Characters Discussed

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Last Updated on May 6, 2015, by eNotes Editorial. Word Count: 678

Iphigenia

Iphigenia (IHF-uh-jih-NI -uh), the daughter of King Agamemnon, sister of Orestes and Electra, and a priestess of Artemis in Tauris. According to her opening monologue, Artemis took pity on her just as she was about to be sacrificed at Aulis, snatched her away from the priest’s...

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Iphigenia

Iphigenia (IHF-uh-jih-NI-uh), the daughter of King Agamemnon, sister of Orestes and Electra, and a priestess of Artemis in Tauris. According to her opening monologue, Artemis took pity on her just as she was about to be sacrificed at Aulis, snatched her away from the priest’s knife, and left a deer in her place. Transported to the land of the barbarian Taurians, she became the priestess of Artemis; it is her duty to preside over the sacrificial murder of all strangers captured by the Taurians. She dislikes both her duties and the country, and her longing for Greece is one of the major themes of the play. After she has spoken the opening monologue, a herdsman brings news that two Greeks have been captured and that Iphigenia must make preparations for their sacrifice. They are Orestes, the brother Iphigenia believes dead, and his friend Pylades. After much questioning in which each is careful not to reveal his identity, brother and sister recognize each other. Orestes, seeking release from the Furies for the murder of his mother, has been ordered to bring the statue of Artemis and Tauris to Attica. Iphigenia devises a plan for escape and Thoas, the king of Tauris, accepts it: She will take Orestes, unfit for sacrifice because of his crime of matricide, and the statue, defiled by his presence, to be cleansed in the sea. The plan succeeds until a storm prevents the Greek ship from leaving the harbor. Just as Thoas is about to send soldiers to kill the Greeks, the goddess Athena appears, orders Thoas to desist from his pursuit, and instructs Iphigenia to establish a new temple to Artemis in Attica. Iphigenia will be its priestess. The characterization of Iphigenia is effective but does not reach great depths; her bitterness against those who would have sacrificed her at Aulis is easily overcome by her longing for Greece and her dislike of the barbarian sacrifices.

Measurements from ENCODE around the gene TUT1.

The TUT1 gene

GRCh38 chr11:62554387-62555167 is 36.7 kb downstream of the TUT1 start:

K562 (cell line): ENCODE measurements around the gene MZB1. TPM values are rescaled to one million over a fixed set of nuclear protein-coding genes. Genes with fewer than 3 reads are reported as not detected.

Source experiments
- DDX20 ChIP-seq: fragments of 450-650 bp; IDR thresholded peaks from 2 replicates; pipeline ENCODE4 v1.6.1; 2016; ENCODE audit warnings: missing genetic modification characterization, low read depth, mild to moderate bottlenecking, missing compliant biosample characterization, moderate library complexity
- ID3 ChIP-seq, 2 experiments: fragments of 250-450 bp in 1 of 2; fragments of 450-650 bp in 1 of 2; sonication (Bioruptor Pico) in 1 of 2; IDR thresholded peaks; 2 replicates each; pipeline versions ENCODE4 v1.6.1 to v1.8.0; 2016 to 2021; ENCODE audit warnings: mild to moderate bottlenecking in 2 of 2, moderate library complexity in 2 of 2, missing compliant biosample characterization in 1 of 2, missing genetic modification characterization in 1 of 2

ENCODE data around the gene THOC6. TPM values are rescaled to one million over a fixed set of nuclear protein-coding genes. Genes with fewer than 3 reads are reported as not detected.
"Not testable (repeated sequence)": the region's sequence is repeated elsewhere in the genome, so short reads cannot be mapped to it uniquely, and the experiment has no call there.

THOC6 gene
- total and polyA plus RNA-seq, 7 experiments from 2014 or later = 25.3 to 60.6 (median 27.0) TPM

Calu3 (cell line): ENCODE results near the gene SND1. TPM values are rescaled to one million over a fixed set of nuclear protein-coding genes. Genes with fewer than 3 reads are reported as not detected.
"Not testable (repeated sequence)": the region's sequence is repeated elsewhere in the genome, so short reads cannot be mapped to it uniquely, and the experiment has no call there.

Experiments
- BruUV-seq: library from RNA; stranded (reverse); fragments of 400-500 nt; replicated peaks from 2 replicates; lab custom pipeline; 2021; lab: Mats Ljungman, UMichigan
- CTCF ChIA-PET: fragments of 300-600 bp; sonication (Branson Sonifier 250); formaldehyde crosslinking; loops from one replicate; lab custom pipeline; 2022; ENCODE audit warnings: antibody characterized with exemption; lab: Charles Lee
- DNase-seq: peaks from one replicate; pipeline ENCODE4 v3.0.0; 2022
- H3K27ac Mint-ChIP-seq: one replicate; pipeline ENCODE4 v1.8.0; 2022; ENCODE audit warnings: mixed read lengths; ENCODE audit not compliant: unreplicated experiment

Orestes

Orestes (oh-REHS-teez), the brother of Iphigenia. He arrives at Tauris to steal the statue of Artemis and thus gain release from the pursuit of the Furies. Their pursuit drives him to fits of temporary madness, and during one of these he is captured by the Taurians. When Iphigenia offers, before the recognition scene, to save one of the men if he will deliver a letter to Argos for her, Orestes insists that Pylades be saved. After the recognition, he follows Iphigenia’s plan of escape and Athena promises that he will be released from the Furies.

Pylades

Pylades (PIHL-uh-deez), the faithful friend of Orestes and husband of Electra, sister of Iphigenia and Orestes. He is the apostle of common sense, in sharp contrast to Orestes’ restlessness. He saves Orestes from despair over the difficulty of his task when they arrive at Tauris, and he fights to defend his companion when they are attacked by the Taurians. He offers to die with Orestes rather than save himself by delivering Iphigenia’s letter; he still has hope that Apollo will save them.